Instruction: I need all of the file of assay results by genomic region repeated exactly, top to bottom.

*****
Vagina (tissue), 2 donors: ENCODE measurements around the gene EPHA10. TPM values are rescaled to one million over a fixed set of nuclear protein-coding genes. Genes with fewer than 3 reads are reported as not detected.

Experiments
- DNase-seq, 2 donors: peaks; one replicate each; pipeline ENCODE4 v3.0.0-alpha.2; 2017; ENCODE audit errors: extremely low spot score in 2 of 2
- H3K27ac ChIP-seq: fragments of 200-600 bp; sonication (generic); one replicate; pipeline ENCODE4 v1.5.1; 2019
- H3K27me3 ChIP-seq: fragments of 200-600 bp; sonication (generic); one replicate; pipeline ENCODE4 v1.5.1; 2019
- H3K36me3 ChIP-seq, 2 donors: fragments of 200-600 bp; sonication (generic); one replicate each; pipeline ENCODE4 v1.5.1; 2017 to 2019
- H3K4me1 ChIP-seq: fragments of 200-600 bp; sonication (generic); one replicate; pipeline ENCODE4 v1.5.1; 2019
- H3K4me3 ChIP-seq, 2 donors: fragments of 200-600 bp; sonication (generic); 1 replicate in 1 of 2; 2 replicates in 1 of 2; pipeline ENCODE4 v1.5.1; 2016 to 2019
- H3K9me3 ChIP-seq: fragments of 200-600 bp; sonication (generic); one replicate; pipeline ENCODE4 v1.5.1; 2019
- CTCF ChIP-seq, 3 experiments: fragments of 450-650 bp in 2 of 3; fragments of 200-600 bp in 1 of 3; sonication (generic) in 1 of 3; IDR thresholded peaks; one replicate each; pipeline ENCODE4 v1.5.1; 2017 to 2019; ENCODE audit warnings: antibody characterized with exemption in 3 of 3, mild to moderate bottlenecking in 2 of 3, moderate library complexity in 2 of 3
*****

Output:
Vagina (tissue), 2 donors: ENCODE measurements around the gene EPHA10. TPM values are rescaled to one million over a fixed set of nuclear protein-coding genes. Genes with fewer than 3 reads are reported as not detected.

Experiments
- DNase-seq, 2 donors: peaks; one replicate each; pipeline ENCODE4 v3.0.0-alpha.2; 2017; ENCODE audit errors: extremely low spot score in 2 of 2
- H3K27ac ChIP-seq: fragments of 200-600 bp; sonication (generic); one replicate; pipeline ENCODE4 v1.5.1; 2019
- H3K27me3 ChIP-seq: fragments of 200-600 bp; sonication (generic); one replicate; pipeline ENCODE4 v1.5.1; 2019
- H3K36me3 ChIP-seq, 2 donors: fragments of 200-600 bp; sonication (generic); one replicate each; pipeline ENCODE4 v1.5.1; 2017 to 2019
- H3K4me1 ChIP-seq: fragments of 200-600 bp; sonication (generic); one replicate; pipeline ENCODE4 v1.5.1; 2019
- H3K4me3 ChIP-seq, 2 donors: fragments of 200-600 bp; sonication (generic); 1 replicate in 1 of 2; 2 replicates in 1 of 2; pipeline ENCODE4 v1.5.1; 2016 to 2019
- H3K9me3 ChIP-seq: fragments of 200-600 bp; sonication (generic); one replicate; pipeline ENCODE4 v1.5.1; 2019
- CTCF ChIP-seq, 3 experiments: fragments of 450-650 bp in 2 of 3; fragments of 200-600 bp in 1 of 3; sonication (generic) in 1 of 3; IDR thresholded peaks; one replicate each; pipeline ENCODE4 v1.5.1; 2017 to 2019; ENCODE audit warnings: antibody characterized with exemption in 3 of 3, mild to moderate bottlenecking in 2 of 3, moderate library complexity in 2 of 3